"Dec. 2, 2010 -- Babies born to women who take the antiseizure drug carbamazepine have a more than twofold increased risk for the birth defect spina bifida, a study shows.
But researchers say the drug still has less risk of birth defects"...
Stavzor Patient Information including How Should I Take
In this Article
- What is valproic acid (Stavzor)?
- What are the possible side effects of valproic acid (Stavzor)?
- What is the most important information I should know about valproic acid (Stavzor)?
- What should I discuss with my healthcare provider before taking valproic acid (Stavzor)?
- How should I take valproic acid (Stavzor)?
- What happens if I miss a dose (Stavzor)?
- What happens if I overdose (Stavzor)?
- What should I avoid while taking valproic acid (Stavzor)?
- What other drugs will affect valproic acid (Stavzor)?
- Where can I get more information?
What should I discuss with my healthcare provider before taking valproic acid (Stavzor)?
In rare cases, valproic acid has caused life-threatening liver failure, especially in children younger than 2 years old. Children of this age may be at even greater risk for liver problems if they use more than one seizure medication, if they have a metabolic disorder, or if they have a brain disease causing mental impairment (such as Creutzfeldt-Jacob disease, Huntington disease, multiple sclerosis, or a brain injury or infection).
Valproic acid has also caused rare cases of life-threatening pancreatitis (inflammation of the pancreas). Pancreatitis can come on suddenly and symptoms may start even after you have been taking valproic acid for several years. Do not take valproic acid if you have liver disease or a urea cycle disorder.
You should not take this medication if you are allergic to valproic acid, or if you have severe liver disease or a urea cycle disorder.
To make sure you can safely take valproic acid, tell your doctor if you have any of these other conditions:
- liver disease;
- a bleeding or blood clotting disorder;
- a history of head injury, brain disorder, or coma;
- a family history of a urea cycle disorder;
- a family history of infant deaths with unknown cause; or
- HIV or CMV (cytomegalovirus) infection.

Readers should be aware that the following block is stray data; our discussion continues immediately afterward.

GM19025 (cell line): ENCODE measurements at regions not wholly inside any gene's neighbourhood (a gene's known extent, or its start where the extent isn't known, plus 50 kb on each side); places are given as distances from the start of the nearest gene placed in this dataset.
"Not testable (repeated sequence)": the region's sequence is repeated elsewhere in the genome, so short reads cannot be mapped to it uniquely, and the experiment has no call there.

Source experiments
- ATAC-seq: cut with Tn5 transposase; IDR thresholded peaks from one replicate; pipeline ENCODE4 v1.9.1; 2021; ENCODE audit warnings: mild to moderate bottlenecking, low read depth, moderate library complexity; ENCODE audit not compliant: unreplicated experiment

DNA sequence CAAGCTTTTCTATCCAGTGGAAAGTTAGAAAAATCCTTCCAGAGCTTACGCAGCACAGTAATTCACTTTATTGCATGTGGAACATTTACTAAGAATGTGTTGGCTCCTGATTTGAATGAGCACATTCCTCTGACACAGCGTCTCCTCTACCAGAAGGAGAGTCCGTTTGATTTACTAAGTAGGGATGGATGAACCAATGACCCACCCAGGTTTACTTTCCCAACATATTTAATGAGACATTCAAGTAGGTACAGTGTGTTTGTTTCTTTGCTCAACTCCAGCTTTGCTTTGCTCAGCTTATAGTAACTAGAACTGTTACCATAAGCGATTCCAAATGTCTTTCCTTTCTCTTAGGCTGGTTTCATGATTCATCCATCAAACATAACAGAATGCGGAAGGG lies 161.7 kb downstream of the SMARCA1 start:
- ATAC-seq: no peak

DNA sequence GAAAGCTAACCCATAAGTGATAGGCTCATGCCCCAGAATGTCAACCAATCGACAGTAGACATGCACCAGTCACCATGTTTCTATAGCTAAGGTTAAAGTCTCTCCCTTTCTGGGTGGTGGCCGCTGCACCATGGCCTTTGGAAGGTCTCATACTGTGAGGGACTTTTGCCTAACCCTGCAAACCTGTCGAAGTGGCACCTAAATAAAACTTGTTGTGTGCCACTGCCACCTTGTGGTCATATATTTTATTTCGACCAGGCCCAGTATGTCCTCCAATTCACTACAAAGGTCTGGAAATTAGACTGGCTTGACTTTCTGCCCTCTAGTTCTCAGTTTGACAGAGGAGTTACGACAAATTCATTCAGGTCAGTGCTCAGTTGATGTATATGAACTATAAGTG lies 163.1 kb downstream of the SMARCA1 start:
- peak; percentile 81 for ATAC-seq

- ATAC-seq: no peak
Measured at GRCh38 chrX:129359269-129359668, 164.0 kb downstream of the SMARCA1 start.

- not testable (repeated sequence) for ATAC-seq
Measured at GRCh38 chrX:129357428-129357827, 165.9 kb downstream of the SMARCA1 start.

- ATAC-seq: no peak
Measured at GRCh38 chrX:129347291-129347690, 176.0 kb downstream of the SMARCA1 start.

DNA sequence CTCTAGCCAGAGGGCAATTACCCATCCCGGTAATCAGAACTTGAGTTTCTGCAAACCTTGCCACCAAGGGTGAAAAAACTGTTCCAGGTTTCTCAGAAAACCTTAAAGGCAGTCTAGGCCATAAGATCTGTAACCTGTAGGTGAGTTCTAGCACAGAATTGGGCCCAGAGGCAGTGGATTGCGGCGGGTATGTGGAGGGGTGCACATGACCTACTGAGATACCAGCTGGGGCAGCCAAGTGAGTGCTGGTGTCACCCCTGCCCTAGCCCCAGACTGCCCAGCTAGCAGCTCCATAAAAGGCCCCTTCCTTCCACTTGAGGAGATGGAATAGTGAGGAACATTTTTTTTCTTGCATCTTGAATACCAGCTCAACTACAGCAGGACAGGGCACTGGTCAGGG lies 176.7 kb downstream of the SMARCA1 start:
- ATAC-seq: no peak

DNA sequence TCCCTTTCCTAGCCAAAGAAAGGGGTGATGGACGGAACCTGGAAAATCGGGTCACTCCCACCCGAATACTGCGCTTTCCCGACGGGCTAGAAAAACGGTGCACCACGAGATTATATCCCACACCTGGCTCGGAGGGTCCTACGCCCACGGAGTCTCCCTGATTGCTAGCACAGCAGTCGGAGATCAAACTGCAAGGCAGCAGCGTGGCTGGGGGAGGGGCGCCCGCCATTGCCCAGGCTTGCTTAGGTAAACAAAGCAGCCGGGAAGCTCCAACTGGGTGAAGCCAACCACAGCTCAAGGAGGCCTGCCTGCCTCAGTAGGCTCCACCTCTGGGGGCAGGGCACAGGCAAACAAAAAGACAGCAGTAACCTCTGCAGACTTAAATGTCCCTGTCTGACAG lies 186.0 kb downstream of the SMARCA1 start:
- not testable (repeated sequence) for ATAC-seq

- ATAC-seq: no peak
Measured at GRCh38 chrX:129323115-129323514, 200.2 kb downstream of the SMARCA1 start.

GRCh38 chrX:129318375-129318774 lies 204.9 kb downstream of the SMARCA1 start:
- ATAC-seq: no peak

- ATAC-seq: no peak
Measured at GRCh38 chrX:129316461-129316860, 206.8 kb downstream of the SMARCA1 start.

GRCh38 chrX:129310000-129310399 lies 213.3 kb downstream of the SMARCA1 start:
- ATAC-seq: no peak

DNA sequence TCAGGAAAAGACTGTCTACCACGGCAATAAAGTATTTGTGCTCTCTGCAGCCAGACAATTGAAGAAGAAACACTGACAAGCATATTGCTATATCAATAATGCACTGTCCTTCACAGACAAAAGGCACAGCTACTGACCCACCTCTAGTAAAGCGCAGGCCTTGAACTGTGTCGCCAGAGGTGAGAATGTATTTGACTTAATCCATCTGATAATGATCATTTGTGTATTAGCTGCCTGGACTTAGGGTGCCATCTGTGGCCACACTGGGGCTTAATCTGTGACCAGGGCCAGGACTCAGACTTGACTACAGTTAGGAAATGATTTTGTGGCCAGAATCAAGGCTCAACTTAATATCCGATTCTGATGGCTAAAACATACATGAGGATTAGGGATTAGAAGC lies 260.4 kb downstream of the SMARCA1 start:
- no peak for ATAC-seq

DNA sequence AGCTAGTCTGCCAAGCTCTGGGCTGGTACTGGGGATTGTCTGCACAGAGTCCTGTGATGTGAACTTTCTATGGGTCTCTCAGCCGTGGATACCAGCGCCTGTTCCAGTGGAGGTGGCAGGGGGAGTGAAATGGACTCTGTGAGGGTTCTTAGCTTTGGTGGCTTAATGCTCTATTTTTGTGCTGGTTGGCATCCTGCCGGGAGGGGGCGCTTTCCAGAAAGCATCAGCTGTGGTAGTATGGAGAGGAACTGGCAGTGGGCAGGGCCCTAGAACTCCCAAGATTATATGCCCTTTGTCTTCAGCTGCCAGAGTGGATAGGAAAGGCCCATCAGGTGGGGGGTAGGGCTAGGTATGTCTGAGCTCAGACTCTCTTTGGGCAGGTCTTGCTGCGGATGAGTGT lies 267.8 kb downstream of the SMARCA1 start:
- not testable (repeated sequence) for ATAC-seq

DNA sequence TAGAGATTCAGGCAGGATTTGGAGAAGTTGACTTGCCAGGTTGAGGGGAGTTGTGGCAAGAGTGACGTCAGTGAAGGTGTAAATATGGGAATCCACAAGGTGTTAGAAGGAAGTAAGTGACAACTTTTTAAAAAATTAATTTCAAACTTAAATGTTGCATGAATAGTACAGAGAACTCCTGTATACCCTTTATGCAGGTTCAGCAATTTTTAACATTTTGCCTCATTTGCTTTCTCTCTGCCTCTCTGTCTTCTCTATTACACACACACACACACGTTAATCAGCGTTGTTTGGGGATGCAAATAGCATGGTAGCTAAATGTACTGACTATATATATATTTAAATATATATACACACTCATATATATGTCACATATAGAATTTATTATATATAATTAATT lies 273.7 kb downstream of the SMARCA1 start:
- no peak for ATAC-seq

You may have thoughts about suicide while taking this medication. Tell your doctor if you have new or worsening depression or suicidal thoughts during the first several months of treatment, or whenever your dose is changed.
Your family or other caregivers should also be alert to changes in your mood or symptoms. Your doctor will need to check you at regular visits. Do not miss any scheduled appointments.
FDA pregnancy category D. If you are pregnant, DO NOT START TAKING valproic acid unless your doctor tells you to. Valproic acid may cause harm to an unborn baby, but having a seizure during pregnancy could harm both the mother and the baby. If you become pregnant while taking valproic acid, DO NOT STOP TAKING the medicine unless your doctor tells you to.
Valproic acid may also affect cognitive development in children born to mothers who take this medication during pregnancy. Studies have shown that these children may score lower on cognitive tests (reasoning, intelligence, and problem-solving) than children whose mothers took other seizure medications during pregnancy.
Do not start or stop taking valproic acid during pregnancy without your doctor's advice.
Seizure control is very important during pregnancy and the benefits of preventing seizures may outweigh any risks posed by using valproic acid. Follow your doctor's instructions about taking valproic acid while you are pregnant.
Valproic acid can pass into breast milk and may harm a nursing baby. You should not breast-feed while you are using valproic acid.
How should I take valproic acid (Stavzor)?
Take exactly as prescribed by your doctor. Do not take in larger or smaller amounts or for longer than recommended. Follow the directions on your prescription label.
Drink plenty of water while you are taking this medication. Your dose may need to be changed if you do not get enough fluids each day.
Measure liquid medicine with a special dose measuring spoon or medicine cup, not with a regular table spoon. If you do not have a dose measuring device, ask your pharmacist for one.
To be sure this medication is not causing harmful effects, your liver function will need to be tested often. Visit your doctor regularly.
Do not stop using valproic acid without first talking to your doctor, even if you feel fine. You may have increased seizures if you stop using valproic acid suddenly. You may need to use less and less before you stop the medication completely.
Swallow the capsule whole. Do not crush, chew, or break a capsule because the medicine may irritate your mouth or throat when you swallow it.
Wear a medical alert tag or carry an ID card stating that you take valproic acid. Any medical care provider who treats you should know that you are taking a seizure medication.
Store at room temperature away from moisture and heat.
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